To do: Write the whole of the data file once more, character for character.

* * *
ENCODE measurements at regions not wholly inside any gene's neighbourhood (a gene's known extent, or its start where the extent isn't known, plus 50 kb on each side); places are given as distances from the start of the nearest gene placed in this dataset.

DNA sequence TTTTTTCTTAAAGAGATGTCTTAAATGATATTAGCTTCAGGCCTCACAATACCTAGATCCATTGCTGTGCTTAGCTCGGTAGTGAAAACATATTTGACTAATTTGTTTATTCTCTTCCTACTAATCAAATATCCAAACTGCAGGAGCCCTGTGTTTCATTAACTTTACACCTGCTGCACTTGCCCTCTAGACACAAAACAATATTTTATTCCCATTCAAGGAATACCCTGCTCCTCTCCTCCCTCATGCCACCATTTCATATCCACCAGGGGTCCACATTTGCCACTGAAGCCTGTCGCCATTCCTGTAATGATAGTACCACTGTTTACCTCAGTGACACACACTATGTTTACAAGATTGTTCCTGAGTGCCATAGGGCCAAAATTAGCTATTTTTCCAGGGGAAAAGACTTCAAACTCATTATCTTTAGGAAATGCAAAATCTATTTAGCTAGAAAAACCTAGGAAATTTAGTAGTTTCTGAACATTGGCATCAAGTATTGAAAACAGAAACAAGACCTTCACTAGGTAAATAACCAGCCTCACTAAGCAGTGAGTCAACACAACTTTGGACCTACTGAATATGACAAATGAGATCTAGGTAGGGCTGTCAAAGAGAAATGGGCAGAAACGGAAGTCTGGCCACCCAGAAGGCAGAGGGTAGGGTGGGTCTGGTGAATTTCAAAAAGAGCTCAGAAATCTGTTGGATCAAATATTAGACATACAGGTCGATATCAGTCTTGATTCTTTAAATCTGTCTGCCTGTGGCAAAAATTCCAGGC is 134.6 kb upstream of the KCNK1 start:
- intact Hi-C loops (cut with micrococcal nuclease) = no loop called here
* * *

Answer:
ENCODE measurements at regions not wholly inside any gene's neighbourhood (a gene's known extent, or its start where the extent isn't known, plus 50 kb on each side); places are given as distances from the start of the nearest gene placed in this dataset.

DNA sequence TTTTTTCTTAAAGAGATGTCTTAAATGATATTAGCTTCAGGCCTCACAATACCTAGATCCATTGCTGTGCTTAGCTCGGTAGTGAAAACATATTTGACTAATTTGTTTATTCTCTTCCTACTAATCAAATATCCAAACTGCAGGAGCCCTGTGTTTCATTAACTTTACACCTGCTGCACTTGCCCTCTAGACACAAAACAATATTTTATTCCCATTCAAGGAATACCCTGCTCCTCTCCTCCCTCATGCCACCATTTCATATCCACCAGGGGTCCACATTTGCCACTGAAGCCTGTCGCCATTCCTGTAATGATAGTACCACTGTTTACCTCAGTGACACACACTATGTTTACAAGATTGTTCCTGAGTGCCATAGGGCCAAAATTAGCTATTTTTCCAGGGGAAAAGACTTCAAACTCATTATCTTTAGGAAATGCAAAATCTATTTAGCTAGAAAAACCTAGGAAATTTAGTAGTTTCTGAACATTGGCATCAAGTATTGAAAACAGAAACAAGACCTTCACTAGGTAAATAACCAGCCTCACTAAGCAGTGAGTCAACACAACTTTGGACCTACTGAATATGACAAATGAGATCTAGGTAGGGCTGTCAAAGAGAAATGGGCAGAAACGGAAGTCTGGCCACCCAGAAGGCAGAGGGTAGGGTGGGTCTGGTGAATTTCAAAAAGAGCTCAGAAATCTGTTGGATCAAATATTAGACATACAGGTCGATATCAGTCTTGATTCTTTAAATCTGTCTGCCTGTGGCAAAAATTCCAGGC is 134.6 kb upstream of the KCNK1 start:
- intact Hi-C loops (cut with micrococcal nuclease) = no loop called here